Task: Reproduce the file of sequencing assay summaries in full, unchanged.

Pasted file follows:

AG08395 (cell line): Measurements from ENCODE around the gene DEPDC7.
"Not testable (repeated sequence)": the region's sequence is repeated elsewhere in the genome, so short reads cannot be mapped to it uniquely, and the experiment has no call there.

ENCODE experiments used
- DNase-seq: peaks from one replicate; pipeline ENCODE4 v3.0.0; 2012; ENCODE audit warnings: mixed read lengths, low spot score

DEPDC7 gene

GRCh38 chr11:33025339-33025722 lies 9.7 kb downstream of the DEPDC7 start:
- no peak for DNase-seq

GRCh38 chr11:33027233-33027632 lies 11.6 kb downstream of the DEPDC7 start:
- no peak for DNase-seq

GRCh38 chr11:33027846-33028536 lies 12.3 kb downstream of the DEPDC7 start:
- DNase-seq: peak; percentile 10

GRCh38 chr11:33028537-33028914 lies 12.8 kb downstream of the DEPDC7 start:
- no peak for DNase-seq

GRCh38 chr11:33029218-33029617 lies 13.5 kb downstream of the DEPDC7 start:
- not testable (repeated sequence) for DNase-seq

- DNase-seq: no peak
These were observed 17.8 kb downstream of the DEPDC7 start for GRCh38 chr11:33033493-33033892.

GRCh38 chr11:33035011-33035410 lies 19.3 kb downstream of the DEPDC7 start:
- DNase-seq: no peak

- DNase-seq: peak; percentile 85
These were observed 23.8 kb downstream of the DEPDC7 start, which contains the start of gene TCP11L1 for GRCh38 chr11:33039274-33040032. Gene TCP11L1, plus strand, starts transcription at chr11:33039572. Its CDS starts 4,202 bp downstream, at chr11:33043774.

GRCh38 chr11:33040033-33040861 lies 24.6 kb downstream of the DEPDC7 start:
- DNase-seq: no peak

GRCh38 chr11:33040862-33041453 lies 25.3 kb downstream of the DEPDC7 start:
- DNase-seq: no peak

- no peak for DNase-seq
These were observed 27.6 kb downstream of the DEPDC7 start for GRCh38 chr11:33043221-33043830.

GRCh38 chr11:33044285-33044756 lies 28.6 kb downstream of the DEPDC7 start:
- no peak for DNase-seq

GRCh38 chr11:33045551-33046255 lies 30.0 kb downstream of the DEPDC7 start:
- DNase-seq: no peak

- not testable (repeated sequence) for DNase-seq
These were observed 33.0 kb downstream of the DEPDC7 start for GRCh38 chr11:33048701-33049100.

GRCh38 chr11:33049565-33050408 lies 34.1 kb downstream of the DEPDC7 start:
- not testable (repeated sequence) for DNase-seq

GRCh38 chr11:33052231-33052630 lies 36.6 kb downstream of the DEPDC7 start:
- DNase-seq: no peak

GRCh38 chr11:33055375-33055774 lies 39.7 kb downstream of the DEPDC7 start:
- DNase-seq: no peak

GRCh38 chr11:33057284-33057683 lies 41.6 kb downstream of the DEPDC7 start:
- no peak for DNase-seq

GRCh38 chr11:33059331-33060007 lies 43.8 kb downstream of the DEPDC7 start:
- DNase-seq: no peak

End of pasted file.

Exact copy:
AG08395 (cell line): Measurements from ENCODE around the gene DEPDC7.
"Not testable (repeated sequence)": the region's sequence is repeated elsewhere in the genome, so short reads cannot be mapped to it uniquely, and the experiment has no call there.

ENCODE experiments used
- DNase-seq: peaks from one replicate; pipeline ENCODE4 v3.0.0; 2012; ENCODE audit warnings: mixed read lengths, low spot score

DEPDC7 gene

GRCh38 chr11:33025339-33025722 lies 9.7 kb downstream of the DEPDC7 start:
- no peak for DNase-seq

GRCh38 chr11:33027233-33027632 lies 11.6 kb downstream of the DEPDC7 start:
- no peak for DNase-seq

GRCh38 chr11:33027846-33028536 lies 12.3 kb downstream of the DEPDC7 start:
- DNase-seq: peak; percentile 10

GRCh38 chr11:33028537-33028914 lies 12.8 kb downstream of the DEPDC7 start:
- no peak for DNase-seq

GRCh38 chr11:33029218-33029617 lies 13.5 kb downstream of the DEPDC7 start:
- not testable (repeated sequence) for DNase-seq

- DNase-seq: no peak
These were observed 17.8 kb downstream of the DEPDC7 start for GRCh38 chr11:33033493-33033892.

GRCh38 chr11:33035011-33035410 lies 19.3 kb downstream of the DEPDC7 start:
- DNase-seq: no peak

- DNase-seq: peak; percentile 85
These were observed 23.8 kb downstream of the DEPDC7 start, which contains the start of gene TCP11L1 for GRCh38 chr11:33039274-33040032. Gene TCP11L1, plus strand, starts transcription at chr11:33039572. Its CDS starts 4,202 bp downstream, at chr11:33043774.

GRCh38 chr11:33040033-33040861 lies 24.6 kb downstream of the DEPDC7 start:
- DNase-seq: no peak

GRCh38 chr11:33040862-33041453 lies 25.3 kb downstream of the DEPDC7 start:
- DNase-seq: no peak

- no peak for DNase-seq
These were observed 27.6 kb downstream of the DEPDC7 start for GRCh38 chr11:33043221-33043830.

GRCh38 chr11:33044285-33044756 lies 28.6 kb downstream of the DEPDC7 start:
- no peak for DNase-seq

GRCh38 chr11:33045551-33046255 lies 30.0 kb downstream of the DEPDC7 start:
- DNase-seq: no peak

- not testable (repeated sequence) for DNase-seq
These were observed 33.0 kb downstream of the DEPDC7 start for GRCh38 chr11:33048701-33049100.

GRCh38 chr11:33049565-33050408 lies 34.1 kb downstream of the DEPDC7 start:
- not testable (repeated sequence) for DNase-seq

GRCh38 chr11:33052231-33052630 lies 36.6 kb downstream of the DEPDC7 start:
- DNase-seq: no peak

GRCh38 chr11:33055375-33055774 lies 39.7 kb downstream of the DEPDC7 start:
- DNase-seq: no peak

GRCh38 chr11:33057284-33057683 lies 41.6 kb downstream of the DEPDC7 start:
- no peak for DNase-seq

GRCh38 chr11:33059331-33060007 lies 43.8 kb downstream of the DEPDC7 start:
- DNase-seq: no peak